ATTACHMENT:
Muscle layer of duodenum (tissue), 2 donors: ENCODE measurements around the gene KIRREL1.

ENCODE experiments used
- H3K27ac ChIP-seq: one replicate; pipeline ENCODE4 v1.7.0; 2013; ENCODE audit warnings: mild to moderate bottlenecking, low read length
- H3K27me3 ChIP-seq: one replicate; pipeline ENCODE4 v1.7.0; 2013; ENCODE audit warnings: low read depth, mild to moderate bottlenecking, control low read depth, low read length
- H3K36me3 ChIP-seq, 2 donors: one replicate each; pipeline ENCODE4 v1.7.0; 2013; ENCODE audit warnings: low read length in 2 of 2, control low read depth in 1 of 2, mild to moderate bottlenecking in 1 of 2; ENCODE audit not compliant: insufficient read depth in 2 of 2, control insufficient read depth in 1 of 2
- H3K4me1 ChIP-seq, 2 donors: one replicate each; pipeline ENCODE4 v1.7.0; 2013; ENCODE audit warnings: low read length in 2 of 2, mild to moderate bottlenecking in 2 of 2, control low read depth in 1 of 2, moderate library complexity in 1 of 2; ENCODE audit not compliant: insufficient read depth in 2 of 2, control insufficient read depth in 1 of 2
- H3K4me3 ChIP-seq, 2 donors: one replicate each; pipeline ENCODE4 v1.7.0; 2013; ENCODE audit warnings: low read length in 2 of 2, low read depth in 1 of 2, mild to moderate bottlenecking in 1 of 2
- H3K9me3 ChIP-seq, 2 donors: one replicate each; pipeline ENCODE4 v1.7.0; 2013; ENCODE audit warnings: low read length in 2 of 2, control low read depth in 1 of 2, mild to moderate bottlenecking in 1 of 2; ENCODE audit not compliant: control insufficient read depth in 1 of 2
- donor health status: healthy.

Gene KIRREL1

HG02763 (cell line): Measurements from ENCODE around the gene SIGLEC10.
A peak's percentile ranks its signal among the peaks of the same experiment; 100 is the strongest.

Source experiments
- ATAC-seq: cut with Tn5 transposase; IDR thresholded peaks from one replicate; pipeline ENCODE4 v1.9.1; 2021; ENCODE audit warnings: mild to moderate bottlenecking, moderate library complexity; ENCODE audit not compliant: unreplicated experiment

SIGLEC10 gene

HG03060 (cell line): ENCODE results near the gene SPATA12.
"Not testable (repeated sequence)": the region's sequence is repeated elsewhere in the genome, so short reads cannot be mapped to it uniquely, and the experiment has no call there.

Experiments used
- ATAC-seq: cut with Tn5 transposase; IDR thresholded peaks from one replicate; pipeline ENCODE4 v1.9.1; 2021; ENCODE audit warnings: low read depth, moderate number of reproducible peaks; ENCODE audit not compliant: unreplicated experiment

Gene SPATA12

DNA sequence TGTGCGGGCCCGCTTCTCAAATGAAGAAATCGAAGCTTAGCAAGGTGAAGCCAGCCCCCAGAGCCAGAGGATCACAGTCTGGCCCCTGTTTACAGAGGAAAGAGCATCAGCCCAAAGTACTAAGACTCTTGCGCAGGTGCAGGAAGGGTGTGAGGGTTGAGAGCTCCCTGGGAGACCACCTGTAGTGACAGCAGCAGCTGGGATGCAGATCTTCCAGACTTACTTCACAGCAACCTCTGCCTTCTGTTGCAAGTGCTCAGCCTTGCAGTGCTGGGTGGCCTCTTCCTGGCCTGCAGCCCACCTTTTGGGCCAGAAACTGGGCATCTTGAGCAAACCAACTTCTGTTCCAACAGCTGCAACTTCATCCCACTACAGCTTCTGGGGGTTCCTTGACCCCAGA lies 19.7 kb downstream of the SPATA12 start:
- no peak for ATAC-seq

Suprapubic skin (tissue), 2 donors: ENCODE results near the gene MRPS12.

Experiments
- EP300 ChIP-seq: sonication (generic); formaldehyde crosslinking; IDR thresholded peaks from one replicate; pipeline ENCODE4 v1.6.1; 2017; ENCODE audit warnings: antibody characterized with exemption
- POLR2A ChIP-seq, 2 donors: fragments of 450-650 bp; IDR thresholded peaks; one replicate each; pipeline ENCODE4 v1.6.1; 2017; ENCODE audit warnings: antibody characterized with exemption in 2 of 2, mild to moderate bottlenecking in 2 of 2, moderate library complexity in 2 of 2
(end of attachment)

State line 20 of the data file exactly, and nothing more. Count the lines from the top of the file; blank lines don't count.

Gene SPATA12